PSINet, which was one of the large IBPs, used a peering standard called "open peering policy", that was different from the Big 5. It would peer with any ISP including local, regional, and national except for companies whose primary business was web hosting or content collection. Some of the Big 5 did not want to peer with PSINet, because some of PSINet's private peering partners are transit customers of the Big 5. Whenever the Big 5 upgrade their networks, they upgrade their peering policy. From the tier-2 IBP's point of view, peering requirements are getting tougher and tougher. Nobody can enter into the top tier group without their approval. This cartel-like behavior has been an important issue in the Internet industry for several years and will eventually be a sticking point with the Federal Trade Commission in the future.

After being refused peering in the backbone market, ISPs in the downstream access market, usually operating in a limited geographic region, tried to peer among themselves. Cremer and Tirole (2000) in their paper call this kind of peering "local secondary peering." This is a major factor in proliferation of local and regional Internet exchange points. These smaller exchange points (compared to NAPs) referred to as Metropolitan Exchange Points (MXPs) (OECD, 1998).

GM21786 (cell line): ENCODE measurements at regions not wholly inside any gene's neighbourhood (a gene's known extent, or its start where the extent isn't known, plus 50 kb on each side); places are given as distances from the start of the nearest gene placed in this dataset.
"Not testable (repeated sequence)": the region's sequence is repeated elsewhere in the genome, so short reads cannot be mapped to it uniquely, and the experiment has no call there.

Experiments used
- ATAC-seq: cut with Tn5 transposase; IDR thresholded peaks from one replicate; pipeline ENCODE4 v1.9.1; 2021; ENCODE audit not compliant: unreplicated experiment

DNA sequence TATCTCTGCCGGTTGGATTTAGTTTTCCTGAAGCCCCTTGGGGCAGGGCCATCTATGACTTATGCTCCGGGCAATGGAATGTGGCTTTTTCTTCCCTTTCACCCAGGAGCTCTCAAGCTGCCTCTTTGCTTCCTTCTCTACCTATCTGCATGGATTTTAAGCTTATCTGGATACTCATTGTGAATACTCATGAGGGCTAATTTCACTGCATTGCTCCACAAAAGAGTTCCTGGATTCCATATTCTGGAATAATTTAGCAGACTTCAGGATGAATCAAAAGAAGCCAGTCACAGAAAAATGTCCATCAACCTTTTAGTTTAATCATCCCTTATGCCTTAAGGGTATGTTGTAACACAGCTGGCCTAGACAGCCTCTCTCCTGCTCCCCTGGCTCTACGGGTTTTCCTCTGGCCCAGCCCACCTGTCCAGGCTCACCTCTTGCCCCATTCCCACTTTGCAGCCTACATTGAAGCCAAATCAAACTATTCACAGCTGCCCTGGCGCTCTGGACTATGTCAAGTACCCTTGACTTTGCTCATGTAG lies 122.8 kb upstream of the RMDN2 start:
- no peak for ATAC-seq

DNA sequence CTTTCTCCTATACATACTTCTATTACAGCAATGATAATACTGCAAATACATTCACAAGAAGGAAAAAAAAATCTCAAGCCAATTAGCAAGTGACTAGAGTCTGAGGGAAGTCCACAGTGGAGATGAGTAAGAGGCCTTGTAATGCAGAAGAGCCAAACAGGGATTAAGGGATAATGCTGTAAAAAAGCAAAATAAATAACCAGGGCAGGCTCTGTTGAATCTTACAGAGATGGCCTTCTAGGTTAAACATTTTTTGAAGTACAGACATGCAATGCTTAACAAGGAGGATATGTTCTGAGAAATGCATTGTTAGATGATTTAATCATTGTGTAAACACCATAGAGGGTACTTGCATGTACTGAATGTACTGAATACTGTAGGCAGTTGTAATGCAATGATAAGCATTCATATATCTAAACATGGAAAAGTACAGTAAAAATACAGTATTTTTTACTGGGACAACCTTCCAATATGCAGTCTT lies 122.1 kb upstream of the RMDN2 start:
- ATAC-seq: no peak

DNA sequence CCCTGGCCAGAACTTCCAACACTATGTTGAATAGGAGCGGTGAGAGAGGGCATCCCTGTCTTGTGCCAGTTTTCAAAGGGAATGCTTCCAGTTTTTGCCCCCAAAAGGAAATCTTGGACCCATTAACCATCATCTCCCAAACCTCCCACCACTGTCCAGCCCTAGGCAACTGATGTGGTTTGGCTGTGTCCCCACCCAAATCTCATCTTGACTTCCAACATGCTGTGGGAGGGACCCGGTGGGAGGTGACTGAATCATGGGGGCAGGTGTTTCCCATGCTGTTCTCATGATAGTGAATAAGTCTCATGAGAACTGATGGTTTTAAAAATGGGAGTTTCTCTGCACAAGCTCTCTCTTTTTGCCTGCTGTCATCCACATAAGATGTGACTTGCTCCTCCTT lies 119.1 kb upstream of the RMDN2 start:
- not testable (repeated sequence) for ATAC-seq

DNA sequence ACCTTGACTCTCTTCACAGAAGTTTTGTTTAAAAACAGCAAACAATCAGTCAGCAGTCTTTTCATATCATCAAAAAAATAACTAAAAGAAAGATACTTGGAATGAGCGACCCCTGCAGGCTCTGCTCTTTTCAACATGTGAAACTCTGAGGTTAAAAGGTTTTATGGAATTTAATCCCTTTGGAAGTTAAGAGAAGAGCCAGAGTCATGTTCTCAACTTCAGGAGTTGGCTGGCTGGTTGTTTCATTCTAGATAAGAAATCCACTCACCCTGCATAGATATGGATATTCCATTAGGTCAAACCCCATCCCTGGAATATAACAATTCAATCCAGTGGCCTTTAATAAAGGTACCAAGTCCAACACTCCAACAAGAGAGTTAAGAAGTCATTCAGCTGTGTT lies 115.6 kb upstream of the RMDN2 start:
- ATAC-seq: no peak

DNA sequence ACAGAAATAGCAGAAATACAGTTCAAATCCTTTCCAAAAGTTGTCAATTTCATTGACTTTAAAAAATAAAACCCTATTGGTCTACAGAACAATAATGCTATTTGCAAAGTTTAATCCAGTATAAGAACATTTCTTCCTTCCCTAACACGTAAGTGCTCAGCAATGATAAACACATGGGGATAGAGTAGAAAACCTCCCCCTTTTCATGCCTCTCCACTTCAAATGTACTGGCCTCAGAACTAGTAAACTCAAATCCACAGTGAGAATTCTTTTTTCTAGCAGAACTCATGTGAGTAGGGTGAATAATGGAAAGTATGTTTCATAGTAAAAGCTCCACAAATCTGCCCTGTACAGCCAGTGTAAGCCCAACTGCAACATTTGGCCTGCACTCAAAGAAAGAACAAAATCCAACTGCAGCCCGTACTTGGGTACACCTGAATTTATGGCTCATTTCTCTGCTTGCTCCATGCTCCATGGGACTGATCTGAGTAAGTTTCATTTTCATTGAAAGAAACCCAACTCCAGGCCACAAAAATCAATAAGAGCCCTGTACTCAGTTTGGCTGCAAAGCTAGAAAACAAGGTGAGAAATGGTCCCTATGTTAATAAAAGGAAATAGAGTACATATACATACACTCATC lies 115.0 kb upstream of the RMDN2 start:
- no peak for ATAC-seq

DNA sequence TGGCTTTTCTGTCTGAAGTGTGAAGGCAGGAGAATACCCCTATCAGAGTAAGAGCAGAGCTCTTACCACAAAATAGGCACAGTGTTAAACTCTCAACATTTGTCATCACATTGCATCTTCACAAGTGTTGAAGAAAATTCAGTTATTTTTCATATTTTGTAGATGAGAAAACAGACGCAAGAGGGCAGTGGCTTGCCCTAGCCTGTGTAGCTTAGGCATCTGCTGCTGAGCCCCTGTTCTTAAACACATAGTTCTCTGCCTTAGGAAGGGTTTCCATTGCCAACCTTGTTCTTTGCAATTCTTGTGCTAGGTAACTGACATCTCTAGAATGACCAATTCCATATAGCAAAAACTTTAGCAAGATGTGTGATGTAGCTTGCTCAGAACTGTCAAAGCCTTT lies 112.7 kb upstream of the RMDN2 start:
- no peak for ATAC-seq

Most of Internet exchange points, or POPs of major IBPs are located near the metropolitan areas, which are far from the rural areas. The local ISPs in a rural area have to lease long expensive lines to reach an interconnection point. The long distance from private or public peering points is an additional obstacle to overcome for the rural ISPs. Through de-peering in one tier and peering in lower tier in both markets, the four-tier hierarchical structure has emerged; in the backbone market, tier-1 IBPs with their nationwide backbones interconnect each other and make a core network in the Internet and tier-2 IBPs with their regional backbones interconnect each other and pay tier-1 IBPs for connectivity to rest of internet, which mean they are customers of tier-1 providers. A few of nationwide big ISPs are also a member of tier-2 group. In the access market, tier-3 regional ISPs are customers of tier-1 or tier-2 connecting them to the rest of internet. Local, small ISPs are tier-4 providers and they are customers of higher tier providers. However, the demarcation between the tiers is not clear. In the following section we explain how peering decisions are made.